As he was returning from Delphi, whither he had gone to consecrate a tenth of the spoil, he fell sick at Heraea in Arca­ dia, and died in the course of a few days after he reached Sparta.
Agis was invested with the command, and with the Lacedaemonian troops, and a body of 8000 Greek mercenaries, who had been present at the battle of Issus, gained a decisive victory over a Macedonian army under Corragus.
ancientlibrary.com /smith-bio/0081.html   (1115 words)

  
 AGIS - Online Information article about AGIS   (Site not responding. Last check: 2007-10-31)
head of a large army, and the allied force was defeated after a desperate struggle (331) and Agis was slain.
The abolition of debts was carried into effect, but the land distribution was put qff by Agesilaus on various pretexts.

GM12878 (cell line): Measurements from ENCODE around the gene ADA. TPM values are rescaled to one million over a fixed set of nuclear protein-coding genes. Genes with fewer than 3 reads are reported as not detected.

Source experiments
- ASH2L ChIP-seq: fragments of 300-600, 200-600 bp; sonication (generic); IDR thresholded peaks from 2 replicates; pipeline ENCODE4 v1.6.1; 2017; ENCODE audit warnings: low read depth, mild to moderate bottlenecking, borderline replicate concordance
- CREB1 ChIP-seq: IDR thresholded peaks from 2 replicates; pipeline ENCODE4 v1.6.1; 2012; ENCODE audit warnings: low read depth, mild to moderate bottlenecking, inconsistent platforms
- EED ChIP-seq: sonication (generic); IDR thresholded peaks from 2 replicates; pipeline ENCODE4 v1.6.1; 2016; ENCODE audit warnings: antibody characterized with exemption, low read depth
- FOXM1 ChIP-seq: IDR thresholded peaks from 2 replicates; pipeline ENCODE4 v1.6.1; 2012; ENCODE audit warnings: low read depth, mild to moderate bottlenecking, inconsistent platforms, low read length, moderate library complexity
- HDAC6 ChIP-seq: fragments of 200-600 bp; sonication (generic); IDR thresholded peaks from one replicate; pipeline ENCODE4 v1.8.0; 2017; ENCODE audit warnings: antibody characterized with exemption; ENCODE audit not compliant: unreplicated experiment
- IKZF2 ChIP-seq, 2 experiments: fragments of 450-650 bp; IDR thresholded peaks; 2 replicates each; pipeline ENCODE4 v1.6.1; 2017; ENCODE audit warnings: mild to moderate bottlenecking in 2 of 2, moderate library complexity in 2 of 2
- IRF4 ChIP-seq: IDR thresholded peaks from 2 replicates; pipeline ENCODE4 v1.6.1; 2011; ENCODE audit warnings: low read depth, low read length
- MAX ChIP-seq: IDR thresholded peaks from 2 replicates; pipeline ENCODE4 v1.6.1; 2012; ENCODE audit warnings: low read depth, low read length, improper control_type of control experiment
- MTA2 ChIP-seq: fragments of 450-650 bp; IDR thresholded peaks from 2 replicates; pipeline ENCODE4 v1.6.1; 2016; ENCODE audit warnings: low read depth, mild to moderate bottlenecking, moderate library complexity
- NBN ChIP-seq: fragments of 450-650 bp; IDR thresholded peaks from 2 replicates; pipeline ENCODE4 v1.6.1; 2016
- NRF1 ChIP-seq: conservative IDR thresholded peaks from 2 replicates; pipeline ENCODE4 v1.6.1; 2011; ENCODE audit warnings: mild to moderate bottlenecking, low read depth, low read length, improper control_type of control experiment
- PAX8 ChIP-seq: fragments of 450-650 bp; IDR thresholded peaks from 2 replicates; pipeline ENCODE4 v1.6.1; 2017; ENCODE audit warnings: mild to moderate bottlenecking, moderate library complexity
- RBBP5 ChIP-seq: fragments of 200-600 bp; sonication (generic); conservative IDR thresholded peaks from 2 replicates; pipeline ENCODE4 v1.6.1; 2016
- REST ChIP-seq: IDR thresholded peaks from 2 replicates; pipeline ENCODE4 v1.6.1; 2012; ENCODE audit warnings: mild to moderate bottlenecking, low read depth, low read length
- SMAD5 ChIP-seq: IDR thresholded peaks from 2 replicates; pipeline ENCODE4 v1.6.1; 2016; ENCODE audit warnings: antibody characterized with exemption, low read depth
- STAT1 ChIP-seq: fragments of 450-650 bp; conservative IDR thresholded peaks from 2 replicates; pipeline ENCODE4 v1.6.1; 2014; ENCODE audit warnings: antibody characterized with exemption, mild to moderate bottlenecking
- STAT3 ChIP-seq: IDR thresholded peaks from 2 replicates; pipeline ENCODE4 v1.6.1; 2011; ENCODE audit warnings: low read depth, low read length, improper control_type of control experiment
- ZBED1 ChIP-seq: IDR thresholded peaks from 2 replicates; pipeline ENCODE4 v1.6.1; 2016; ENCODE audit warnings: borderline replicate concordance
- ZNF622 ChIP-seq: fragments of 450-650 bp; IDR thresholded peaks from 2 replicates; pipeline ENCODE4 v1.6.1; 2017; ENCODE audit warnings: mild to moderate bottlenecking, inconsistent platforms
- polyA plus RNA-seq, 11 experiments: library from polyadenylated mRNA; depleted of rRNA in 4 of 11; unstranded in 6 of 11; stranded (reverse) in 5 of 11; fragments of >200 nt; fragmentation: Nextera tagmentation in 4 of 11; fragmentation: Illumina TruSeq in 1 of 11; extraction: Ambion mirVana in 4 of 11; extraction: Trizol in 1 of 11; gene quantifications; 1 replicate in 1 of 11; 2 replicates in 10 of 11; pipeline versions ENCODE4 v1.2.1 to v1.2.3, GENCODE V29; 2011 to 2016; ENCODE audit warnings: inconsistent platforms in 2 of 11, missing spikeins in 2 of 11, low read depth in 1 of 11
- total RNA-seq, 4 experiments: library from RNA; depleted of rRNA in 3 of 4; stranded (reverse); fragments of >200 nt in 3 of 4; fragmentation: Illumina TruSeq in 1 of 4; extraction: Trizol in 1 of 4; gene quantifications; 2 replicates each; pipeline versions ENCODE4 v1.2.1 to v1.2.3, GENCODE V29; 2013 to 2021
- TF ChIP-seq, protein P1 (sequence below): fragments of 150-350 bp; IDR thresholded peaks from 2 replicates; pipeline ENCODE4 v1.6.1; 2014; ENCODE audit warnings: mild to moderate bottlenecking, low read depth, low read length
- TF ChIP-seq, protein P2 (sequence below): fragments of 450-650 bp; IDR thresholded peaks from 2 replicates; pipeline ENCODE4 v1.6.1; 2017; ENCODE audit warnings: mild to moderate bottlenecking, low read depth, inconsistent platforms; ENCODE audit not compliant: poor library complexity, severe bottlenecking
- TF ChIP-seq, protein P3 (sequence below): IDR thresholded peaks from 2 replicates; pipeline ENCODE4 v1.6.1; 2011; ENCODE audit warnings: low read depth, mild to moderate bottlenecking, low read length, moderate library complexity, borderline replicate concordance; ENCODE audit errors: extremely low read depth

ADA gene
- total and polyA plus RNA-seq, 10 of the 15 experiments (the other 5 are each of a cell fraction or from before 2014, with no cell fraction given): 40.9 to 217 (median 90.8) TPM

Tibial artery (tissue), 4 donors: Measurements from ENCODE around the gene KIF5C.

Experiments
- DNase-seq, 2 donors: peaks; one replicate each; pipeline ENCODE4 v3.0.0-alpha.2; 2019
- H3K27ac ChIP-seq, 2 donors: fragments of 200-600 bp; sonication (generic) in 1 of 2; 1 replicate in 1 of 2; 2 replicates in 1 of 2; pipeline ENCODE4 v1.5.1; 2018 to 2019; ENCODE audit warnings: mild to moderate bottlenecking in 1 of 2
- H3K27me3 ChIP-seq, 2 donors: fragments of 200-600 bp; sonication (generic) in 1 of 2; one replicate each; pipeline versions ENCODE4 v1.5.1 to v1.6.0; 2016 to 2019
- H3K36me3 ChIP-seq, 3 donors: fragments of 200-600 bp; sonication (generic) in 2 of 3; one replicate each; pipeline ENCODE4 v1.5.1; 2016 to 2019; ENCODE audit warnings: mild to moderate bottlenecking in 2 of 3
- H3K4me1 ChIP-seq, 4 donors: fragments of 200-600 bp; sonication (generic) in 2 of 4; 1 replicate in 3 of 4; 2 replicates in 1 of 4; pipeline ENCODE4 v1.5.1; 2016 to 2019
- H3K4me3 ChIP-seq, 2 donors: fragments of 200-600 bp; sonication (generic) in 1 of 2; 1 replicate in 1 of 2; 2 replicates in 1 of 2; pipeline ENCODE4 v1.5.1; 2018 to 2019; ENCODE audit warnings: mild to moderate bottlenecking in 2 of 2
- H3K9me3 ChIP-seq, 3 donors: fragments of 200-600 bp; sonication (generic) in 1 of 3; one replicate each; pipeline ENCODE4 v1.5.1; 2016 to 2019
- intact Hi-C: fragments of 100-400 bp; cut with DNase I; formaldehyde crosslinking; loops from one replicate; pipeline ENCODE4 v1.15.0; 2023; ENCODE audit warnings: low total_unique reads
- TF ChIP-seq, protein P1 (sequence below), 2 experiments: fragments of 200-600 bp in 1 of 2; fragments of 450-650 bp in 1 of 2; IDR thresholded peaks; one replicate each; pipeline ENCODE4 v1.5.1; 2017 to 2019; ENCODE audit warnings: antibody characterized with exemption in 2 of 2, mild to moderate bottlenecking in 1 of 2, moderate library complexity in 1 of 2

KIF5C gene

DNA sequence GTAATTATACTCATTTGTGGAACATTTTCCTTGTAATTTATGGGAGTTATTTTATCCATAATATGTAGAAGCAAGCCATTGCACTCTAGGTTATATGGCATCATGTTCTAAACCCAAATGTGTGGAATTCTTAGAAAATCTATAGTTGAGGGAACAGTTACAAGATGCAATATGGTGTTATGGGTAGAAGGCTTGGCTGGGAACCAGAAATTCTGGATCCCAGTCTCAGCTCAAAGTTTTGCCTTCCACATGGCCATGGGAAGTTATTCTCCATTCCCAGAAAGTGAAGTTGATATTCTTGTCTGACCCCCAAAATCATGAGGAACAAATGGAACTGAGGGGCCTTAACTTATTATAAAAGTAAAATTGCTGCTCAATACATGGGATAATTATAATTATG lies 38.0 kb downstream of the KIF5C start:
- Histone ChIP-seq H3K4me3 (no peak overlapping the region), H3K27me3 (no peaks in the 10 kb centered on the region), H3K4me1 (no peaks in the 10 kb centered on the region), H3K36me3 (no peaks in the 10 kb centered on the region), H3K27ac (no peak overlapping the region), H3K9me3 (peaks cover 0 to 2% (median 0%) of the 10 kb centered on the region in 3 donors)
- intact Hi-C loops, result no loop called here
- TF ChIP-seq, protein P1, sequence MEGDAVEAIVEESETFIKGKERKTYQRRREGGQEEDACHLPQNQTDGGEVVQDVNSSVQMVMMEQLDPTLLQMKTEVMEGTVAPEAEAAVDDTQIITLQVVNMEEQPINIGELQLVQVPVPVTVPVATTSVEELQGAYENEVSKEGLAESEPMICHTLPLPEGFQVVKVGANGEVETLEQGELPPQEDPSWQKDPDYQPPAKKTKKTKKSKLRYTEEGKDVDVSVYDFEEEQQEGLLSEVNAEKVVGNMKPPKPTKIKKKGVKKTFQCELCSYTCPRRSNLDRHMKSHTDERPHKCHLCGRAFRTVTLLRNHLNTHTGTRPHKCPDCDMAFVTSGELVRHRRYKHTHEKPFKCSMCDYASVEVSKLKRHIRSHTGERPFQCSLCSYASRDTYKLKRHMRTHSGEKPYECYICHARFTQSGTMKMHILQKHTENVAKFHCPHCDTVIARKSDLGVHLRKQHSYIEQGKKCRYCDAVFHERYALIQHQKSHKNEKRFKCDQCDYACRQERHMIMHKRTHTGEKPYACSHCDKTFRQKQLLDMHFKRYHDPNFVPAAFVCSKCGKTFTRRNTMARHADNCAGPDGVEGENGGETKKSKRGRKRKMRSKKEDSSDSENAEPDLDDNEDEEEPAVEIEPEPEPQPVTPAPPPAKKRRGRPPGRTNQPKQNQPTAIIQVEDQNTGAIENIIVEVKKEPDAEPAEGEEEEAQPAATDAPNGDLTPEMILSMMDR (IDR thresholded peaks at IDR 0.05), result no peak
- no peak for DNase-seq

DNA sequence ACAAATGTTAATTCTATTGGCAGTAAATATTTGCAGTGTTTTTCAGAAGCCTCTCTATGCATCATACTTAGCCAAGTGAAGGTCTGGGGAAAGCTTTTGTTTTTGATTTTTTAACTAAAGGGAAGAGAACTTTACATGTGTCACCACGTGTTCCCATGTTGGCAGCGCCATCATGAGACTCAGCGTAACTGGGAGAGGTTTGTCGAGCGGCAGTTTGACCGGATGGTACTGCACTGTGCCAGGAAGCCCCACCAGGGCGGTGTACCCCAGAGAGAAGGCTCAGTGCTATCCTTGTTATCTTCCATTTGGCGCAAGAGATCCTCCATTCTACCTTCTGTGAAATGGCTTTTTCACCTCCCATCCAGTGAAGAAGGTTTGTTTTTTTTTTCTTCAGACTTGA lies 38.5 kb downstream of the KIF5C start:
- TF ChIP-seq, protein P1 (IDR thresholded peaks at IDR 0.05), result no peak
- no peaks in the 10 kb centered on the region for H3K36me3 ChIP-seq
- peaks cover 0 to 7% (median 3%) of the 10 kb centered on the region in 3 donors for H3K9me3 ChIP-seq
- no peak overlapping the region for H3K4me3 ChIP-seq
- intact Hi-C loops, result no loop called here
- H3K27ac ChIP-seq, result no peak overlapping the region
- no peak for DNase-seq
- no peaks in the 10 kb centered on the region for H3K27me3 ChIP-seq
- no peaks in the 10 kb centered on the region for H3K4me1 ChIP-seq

cope with the problem which confronted him, Agis was characterized by a sincerity of purpose and a blend of youthful modesty with royal dignity, which render him perhaps the most attractive figure in the whole of Spartan history.
encyclopedia.jrank.org /ADA_AIZ/AGIS.html   (1296 words)

  
 Agis   (Site not responding. Last check: 2007-10-31)
Agis, the name of four kings of Sparta: - Son of Eurysthenes, founder of the royal house of the Agiadae (Pausanias iii.
He succeeded his father, probably in 427 BC, and from his first invasion of Attica, Greece in 425 BC down to the close of the Peloponnesian War was the chief leader of the Spartan operations on land.
On his return Agis fled to the temple of Athene Chalcioecus at Sparta, but soon afterwards he was treacherously induced to leave his asylum and, after a mockery of a trial, was strangled in prison, his mother and grandmother sharing the same fate (241 BC).
read-and-go.hopto.org /Kings/Agis.html   (812 words)

  
 AllRefer.com - Agis (Ancient History, Greece, Biography) - Encyclopedia
Agis led Spartan forces at the battle of Mantinea (418